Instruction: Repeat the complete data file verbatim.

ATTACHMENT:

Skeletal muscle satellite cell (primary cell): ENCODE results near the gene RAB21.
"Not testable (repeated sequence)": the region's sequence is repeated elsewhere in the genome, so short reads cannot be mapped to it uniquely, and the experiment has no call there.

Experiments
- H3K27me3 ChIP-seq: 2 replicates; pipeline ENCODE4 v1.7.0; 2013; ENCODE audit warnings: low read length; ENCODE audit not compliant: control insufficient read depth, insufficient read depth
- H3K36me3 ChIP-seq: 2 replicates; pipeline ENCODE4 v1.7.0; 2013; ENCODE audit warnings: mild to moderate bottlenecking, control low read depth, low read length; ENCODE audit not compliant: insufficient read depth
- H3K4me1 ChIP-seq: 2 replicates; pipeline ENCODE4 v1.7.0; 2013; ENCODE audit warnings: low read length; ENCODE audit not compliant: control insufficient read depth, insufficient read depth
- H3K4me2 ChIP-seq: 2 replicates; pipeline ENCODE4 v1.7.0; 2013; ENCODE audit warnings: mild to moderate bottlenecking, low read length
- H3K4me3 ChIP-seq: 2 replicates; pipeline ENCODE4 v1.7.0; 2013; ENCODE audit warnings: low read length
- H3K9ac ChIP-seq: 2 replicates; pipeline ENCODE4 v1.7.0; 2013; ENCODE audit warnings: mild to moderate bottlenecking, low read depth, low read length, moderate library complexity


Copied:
Skeletal muscle satellite cell (primary cell): ENCODE results near the gene RAB21.
"Not testable (repeated sequence)": the region's sequence is repeated elsewhere in the genome, so short reads cannot be mapped to it uniquely, and the experiment has no call there.

Experiments
- H3K27me3 ChIP-seq: 2 replicates; pipeline ENCODE4 v1.7.0; 2013; ENCODE audit warnings: low read length; ENCODE audit not compliant: control insufficient read depth, insufficient read depth
- H3K36me3 ChIP-seq: 2 replicates; pipeline ENCODE4 v1.7.0; 2013; ENCODE audit warnings: mild to moderate bottlenecking, control low read depth, low read length; ENCODE audit not compliant: insufficient read depth
- H3K4me1 ChIP-seq: 2 replicates; pipeline ENCODE4 v1.7.0; 2013; ENCODE audit warnings: low read length; ENCODE audit not compliant: control insufficient read depth, insufficient read depth
- H3K4me2 ChIP-seq: 2 replicates; pipeline ENCODE4 v1.7.0; 2013; ENCODE audit warnings: mild to moderate bottlenecking, low read length
- H3K4me3 ChIP-seq: 2 replicates; pipeline ENCODE4 v1.7.0; 2013; ENCODE audit warnings: low read length
- H3K9ac ChIP-seq: 2 replicates; pipeline ENCODE4 v1.7.0; 2013; ENCODE audit warnings: mild to moderate bottlenecking, low read depth, low read length, moderate library complexity